4. Imagination is the key: Perhaps one of the oldest games of all time is the made-up game. Probably since the first mom told her first kid to “go out and play” children have been making up their own games. Often complex and non-linear, these types of games challenge kiddos to develop a plan in their mind and make up all the rules of engagement. Not only that, they also have to remember all those rules once they play the game. That’s a lot of brain power and innovation, exactly the skills that are needed to build a big, bright, and beautiful future.


5. And last, but certainly not least, many old fashioned games get kids outside. If you know us, you know how much we love the outdoors and how indispensable we believe time in nature is for children. Kids need time and space to process all of the information we give them each day. An hour spent running around in the grass, under the trees gives them the brain space to build strong connections to all of that knowledge. It also builds a healthy and loving relationship with the natural world, and if you love something, you take care of it.

 

Free DIY Game Board!:

{Click image below}

A few of our Favorite Supplies:

xox

~i.c.

DIY Fabric Game Board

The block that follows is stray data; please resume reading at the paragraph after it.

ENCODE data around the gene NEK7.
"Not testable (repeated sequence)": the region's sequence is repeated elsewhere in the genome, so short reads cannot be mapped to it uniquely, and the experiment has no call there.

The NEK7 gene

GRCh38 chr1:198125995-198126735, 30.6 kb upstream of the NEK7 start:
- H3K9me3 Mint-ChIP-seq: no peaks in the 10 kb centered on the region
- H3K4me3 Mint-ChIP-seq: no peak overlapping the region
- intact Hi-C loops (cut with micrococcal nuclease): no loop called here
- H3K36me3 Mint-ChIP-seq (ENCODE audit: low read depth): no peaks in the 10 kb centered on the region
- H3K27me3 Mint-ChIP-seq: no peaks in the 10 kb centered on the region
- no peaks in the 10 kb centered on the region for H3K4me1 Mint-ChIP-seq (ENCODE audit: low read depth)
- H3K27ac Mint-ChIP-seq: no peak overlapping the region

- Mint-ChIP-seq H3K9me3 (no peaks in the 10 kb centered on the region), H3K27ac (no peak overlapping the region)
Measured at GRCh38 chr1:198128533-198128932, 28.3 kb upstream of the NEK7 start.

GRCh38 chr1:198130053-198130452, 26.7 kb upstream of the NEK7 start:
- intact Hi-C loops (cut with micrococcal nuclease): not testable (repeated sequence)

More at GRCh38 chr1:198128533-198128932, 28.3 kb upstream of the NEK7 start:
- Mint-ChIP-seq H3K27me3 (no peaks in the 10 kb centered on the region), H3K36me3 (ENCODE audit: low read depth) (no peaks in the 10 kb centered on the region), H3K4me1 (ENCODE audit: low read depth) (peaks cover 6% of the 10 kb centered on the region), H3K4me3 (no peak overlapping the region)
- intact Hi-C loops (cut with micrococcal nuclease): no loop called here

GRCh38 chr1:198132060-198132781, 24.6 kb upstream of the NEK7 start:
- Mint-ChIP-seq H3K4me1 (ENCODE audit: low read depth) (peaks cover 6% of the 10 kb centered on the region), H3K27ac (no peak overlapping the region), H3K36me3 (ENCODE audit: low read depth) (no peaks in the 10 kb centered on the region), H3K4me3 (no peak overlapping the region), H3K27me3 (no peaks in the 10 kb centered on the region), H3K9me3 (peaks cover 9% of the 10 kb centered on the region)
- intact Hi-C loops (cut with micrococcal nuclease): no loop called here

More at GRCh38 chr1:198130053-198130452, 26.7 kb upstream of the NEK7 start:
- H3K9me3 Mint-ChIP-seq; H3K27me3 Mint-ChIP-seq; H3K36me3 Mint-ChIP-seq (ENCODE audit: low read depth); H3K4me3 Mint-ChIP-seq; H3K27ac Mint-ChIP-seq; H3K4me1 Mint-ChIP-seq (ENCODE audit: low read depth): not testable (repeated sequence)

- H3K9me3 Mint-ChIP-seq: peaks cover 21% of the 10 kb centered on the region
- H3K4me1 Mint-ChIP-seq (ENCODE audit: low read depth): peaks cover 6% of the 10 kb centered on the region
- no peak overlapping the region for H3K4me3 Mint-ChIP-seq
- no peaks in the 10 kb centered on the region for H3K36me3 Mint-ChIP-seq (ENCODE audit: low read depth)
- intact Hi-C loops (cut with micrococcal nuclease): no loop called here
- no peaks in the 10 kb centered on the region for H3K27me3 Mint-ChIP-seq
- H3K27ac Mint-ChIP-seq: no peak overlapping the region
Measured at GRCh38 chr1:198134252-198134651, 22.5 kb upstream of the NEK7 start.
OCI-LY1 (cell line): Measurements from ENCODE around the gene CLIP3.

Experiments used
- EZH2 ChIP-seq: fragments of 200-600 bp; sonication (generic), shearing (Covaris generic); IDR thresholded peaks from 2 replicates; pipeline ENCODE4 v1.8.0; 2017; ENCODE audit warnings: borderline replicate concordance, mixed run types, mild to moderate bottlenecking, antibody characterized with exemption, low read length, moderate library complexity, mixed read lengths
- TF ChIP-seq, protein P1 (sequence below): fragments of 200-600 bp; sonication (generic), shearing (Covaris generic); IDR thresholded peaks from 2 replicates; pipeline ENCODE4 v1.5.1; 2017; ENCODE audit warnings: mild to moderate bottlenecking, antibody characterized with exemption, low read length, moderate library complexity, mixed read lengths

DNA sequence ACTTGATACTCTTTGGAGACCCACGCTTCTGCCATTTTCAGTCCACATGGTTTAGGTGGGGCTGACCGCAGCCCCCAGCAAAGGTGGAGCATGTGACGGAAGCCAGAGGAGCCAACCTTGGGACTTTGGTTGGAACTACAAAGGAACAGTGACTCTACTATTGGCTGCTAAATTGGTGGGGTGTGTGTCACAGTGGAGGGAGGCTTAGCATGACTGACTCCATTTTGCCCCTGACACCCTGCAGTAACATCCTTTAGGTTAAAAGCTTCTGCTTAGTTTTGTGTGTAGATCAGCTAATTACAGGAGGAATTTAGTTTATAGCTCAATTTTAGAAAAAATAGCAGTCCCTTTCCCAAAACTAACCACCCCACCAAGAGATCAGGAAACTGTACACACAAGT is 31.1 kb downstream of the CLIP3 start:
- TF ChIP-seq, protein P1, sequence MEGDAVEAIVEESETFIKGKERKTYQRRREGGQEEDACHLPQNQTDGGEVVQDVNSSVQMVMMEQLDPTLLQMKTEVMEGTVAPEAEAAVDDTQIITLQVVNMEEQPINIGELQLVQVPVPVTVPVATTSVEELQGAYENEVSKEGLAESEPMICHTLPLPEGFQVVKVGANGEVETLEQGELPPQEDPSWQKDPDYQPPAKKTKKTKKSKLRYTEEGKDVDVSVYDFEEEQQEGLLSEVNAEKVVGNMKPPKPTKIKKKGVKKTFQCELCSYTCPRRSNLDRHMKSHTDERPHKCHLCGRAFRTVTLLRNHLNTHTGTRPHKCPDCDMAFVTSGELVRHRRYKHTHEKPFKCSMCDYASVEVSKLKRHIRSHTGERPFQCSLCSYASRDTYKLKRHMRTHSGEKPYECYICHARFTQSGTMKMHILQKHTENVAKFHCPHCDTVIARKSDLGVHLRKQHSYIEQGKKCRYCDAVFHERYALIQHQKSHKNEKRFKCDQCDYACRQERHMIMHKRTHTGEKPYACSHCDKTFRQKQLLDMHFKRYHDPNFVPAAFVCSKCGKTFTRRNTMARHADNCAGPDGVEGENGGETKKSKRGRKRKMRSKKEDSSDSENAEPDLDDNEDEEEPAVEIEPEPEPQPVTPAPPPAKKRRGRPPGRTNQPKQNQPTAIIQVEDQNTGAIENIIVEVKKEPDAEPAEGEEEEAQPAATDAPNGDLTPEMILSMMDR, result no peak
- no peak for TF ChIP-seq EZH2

DIY Game Board

With the season of adventure in full swing, it felt like the perfect time to make a portable game board that we could easily bring in a backpack or suitcase.

The board I made has two sides, one is a quilted checkerboard while the other has a pocket to hold the wooden game pieces and a tic-tac-toe game board. 

The pieces themselves are solid colors on one side and have x's and o's on the other. . .

. . . perfect for soaking up those last moments of summer. . .

. . . along with an ice cold lavender limeade.

Cloth Tic-Tac-Toe and Checkers Game Board:

  • 1/2 yard scrap fabric (at least two different colors
  • wooden discs (available at most craft stores, or you could use buttons or bottle caps
  • ribbon (for tying the board closed
  • paint
  • permanent markers

Rip your fabric in strips that are 1/4" larger than your desired checker square on all sides. Then, sew those strips together alternating colors.  Once you have them all sewn together, cut strips perpendicular to the stripes to make your checkers.  Then rearrange these pieces so that they form a checkerboard pattern (you'll have to shift the strips a bit to the left and right each time to do this) and trim off any excess.  Sew these strips together to make your square.

Once you have your square back it with a solid colored piece of fabric, and then sew a pocket (I just used some of the left over strips I sewed in the first step) by laying a piece of finished fabric over the bottom third of the solid fabric side and top-stitching three of the sides.

For the game pieces, simply paint or draw on them to make the colors or x's and o's.  Using a permanent marker, draw a tic-tac-toe grid on the solid fabric side (if you're worried about it bleeding through, you can do this before sewing it on).

Then, grab a few fresh limes and put 1/2 lime into each cup and mull it with a little lavender, sugar (to taste) and water using the end of a wooden spoon.  Add more water and ice and serve with blueberry fruit skewers... or my all time favorite summer treat, a bowl of frozen blueberries!

Happy Summer Days!

xox

~i.c.